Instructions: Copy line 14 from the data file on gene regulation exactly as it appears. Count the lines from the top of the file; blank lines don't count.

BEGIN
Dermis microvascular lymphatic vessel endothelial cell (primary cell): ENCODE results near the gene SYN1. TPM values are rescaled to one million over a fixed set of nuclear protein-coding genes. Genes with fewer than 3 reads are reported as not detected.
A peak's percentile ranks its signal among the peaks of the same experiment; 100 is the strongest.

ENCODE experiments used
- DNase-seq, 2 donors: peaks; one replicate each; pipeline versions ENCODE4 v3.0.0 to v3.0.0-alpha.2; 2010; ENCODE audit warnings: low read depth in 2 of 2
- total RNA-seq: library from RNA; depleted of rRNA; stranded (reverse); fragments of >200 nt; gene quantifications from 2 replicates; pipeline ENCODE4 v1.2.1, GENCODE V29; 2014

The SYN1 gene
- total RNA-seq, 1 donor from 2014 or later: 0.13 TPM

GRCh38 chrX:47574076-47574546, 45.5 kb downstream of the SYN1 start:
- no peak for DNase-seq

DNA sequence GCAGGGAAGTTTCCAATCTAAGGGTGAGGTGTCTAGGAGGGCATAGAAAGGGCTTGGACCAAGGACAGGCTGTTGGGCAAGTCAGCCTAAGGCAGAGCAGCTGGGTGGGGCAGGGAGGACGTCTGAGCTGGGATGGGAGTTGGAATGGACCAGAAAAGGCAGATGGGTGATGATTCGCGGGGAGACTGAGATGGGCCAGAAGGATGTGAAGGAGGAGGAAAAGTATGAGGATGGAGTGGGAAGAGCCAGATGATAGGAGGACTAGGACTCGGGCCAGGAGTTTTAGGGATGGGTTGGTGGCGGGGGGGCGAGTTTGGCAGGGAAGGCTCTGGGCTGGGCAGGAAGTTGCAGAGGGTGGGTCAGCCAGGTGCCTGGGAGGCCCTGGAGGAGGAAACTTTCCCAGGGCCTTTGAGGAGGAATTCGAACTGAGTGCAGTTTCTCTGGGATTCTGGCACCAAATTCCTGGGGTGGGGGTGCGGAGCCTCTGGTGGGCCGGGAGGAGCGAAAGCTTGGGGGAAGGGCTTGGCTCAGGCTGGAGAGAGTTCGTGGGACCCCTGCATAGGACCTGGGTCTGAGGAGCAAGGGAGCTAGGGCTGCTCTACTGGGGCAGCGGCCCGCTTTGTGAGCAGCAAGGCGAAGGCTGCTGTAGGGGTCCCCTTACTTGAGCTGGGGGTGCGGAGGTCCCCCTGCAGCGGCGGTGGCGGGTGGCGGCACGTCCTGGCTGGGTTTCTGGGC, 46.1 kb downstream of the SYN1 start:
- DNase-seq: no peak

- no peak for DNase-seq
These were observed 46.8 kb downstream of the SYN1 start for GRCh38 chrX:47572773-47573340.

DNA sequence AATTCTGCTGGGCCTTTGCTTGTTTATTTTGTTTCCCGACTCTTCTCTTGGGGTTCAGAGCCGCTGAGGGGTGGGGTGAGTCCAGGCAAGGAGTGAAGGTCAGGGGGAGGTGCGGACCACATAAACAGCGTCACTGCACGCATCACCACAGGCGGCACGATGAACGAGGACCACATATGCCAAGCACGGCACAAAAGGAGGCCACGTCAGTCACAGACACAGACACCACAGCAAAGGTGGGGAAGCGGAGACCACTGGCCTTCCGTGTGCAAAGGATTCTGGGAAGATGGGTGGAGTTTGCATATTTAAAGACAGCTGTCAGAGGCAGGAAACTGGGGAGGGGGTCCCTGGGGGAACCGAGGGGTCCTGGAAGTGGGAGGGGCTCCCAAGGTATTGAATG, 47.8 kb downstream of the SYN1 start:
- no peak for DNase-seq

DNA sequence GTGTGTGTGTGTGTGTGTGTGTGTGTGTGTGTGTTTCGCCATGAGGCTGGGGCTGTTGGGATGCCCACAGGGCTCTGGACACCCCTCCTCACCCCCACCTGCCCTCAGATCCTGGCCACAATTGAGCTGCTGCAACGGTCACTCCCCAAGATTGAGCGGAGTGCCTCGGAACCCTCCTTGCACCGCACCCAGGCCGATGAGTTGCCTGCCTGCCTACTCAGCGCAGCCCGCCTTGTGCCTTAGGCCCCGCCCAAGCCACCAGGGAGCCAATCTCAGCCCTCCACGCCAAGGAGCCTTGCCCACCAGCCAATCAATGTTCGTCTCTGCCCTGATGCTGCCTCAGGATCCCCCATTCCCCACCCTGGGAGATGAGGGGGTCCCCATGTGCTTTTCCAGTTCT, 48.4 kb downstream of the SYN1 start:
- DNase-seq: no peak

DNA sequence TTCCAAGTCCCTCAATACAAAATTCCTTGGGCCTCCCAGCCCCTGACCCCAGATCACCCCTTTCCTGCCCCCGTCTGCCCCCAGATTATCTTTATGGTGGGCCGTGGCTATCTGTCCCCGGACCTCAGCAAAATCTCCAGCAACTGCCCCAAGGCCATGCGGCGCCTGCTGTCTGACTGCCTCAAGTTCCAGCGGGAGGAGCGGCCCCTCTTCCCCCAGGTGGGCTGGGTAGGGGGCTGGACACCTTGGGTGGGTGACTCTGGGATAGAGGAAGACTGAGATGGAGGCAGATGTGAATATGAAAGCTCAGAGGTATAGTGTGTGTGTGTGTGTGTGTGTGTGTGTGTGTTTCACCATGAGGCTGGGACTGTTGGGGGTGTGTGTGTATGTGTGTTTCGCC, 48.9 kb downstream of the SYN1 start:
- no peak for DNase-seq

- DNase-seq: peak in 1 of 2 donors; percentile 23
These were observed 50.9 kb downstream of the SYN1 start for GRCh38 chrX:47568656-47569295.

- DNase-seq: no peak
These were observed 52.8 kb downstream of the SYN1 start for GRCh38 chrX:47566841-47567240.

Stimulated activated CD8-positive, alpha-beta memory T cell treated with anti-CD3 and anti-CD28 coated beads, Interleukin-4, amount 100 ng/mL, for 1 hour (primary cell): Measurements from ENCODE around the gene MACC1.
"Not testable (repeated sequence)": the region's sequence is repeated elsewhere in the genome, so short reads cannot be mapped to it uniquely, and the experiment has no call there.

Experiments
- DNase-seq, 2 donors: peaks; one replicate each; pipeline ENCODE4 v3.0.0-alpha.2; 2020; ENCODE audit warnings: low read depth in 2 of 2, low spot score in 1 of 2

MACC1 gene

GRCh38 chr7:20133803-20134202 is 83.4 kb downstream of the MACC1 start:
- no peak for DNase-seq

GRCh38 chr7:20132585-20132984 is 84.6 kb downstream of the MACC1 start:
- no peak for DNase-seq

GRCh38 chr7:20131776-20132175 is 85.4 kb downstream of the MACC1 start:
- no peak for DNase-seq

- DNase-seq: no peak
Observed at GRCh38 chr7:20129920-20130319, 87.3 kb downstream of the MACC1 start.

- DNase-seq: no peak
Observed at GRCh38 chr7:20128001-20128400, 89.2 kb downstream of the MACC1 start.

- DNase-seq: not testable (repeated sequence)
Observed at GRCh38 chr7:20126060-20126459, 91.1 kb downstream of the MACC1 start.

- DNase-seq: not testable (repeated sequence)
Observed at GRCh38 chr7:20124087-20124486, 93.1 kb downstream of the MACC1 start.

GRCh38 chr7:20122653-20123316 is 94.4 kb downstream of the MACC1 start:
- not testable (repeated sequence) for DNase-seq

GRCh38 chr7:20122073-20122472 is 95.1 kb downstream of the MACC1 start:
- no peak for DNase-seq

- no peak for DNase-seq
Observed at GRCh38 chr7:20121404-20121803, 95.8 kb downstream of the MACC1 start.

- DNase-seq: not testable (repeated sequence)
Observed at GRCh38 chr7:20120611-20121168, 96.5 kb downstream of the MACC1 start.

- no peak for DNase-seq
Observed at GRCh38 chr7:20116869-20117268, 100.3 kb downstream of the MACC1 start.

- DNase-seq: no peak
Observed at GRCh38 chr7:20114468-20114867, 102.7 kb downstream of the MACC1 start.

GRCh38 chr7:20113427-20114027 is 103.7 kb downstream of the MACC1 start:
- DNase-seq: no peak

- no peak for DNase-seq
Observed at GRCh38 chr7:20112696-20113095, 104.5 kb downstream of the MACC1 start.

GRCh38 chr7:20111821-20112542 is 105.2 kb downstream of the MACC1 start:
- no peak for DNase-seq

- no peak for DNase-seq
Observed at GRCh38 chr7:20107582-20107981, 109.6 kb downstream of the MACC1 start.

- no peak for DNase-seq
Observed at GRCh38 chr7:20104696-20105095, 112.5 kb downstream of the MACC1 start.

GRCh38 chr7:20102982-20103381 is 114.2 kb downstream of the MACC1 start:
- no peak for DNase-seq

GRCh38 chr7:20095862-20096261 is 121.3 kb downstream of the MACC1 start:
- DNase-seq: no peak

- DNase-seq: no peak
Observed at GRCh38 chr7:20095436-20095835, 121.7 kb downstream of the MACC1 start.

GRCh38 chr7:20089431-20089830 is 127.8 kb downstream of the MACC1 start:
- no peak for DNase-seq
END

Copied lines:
DNA sequence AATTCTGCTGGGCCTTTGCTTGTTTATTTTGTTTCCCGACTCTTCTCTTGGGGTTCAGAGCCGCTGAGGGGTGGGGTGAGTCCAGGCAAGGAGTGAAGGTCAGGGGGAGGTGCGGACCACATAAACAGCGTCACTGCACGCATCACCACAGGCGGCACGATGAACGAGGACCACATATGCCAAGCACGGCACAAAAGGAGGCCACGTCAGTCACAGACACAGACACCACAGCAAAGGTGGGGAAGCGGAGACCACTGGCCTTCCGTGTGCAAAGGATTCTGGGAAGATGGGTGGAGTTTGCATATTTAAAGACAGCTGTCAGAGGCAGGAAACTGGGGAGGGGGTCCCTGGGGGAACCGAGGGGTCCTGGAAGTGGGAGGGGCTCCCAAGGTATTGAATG, 47.8 kb downstream of the SYN1 start: